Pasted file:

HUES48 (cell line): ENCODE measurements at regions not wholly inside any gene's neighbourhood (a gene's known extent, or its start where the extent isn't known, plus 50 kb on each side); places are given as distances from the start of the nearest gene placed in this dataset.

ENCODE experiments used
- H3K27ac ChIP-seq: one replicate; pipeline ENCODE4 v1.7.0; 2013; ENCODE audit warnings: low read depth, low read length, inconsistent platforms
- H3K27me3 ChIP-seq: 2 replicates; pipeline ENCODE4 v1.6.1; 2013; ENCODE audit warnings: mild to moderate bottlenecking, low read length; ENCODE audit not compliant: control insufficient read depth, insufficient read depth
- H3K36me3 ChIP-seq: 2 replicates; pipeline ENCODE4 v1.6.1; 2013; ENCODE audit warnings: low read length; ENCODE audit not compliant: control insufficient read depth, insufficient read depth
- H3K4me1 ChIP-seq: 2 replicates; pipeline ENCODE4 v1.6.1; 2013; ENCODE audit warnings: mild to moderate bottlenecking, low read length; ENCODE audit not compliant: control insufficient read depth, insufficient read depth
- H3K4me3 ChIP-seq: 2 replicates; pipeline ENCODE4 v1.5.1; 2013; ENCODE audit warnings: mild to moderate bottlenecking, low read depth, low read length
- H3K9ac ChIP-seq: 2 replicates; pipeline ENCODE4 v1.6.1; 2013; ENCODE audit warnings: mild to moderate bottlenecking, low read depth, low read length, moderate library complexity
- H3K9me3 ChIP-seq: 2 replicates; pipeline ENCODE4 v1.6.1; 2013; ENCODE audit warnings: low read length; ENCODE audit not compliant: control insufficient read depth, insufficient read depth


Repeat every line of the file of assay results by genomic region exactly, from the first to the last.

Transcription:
HUES48 (cell line): ENCODE measurements at regions not wholly inside any gene's neighbourhood (a gene's known extent, or its start where the extent isn't known, plus 50 kb on each side); places are given as distances from the start of the nearest gene placed in this dataset.

ENCODE experiments used
- H3K27ac ChIP-seq: one replicate; pipeline ENCODE4 v1.7.0; 2013; ENCODE audit warnings: low read depth, low read length, inconsistent platforms
- H3K27me3 ChIP-seq: 2 replicates; pipeline ENCODE4 v1.6.1; 2013; ENCODE audit warnings: mild to moderate bottlenecking, low read length; ENCODE audit not compliant: control insufficient read depth, insufficient read depth
- H3K36me3 ChIP-seq: 2 replicates; pipeline ENCODE4 v1.6.1; 2013; ENCODE audit warnings: low read length; ENCODE audit not compliant: control insufficient read depth, insufficient read depth
- H3K4me1 ChIP-seq: 2 replicates; pipeline ENCODE4 v1.6.1; 2013; ENCODE audit warnings: mild to moderate bottlenecking, low read length; ENCODE audit not compliant: control insufficient read depth, insufficient read depth
- H3K4me3 ChIP-seq: 2 replicates; pipeline ENCODE4 v1.5.1; 2013; ENCODE audit warnings: mild to moderate bottlenecking, low read depth, low read length
- H3K9ac ChIP-seq: 2 replicates; pipeline ENCODE4 v1.6.1; 2013; ENCODE audit warnings: mild to moderate bottlenecking, low read depth, low read length, moderate library complexity
- H3K9me3 ChIP-seq: 2 replicates; pipeline ENCODE4 v1.6.1; 2013; ENCODE audit warnings: low read length; ENCODE audit not compliant: control insufficient read depth, insufficient read depth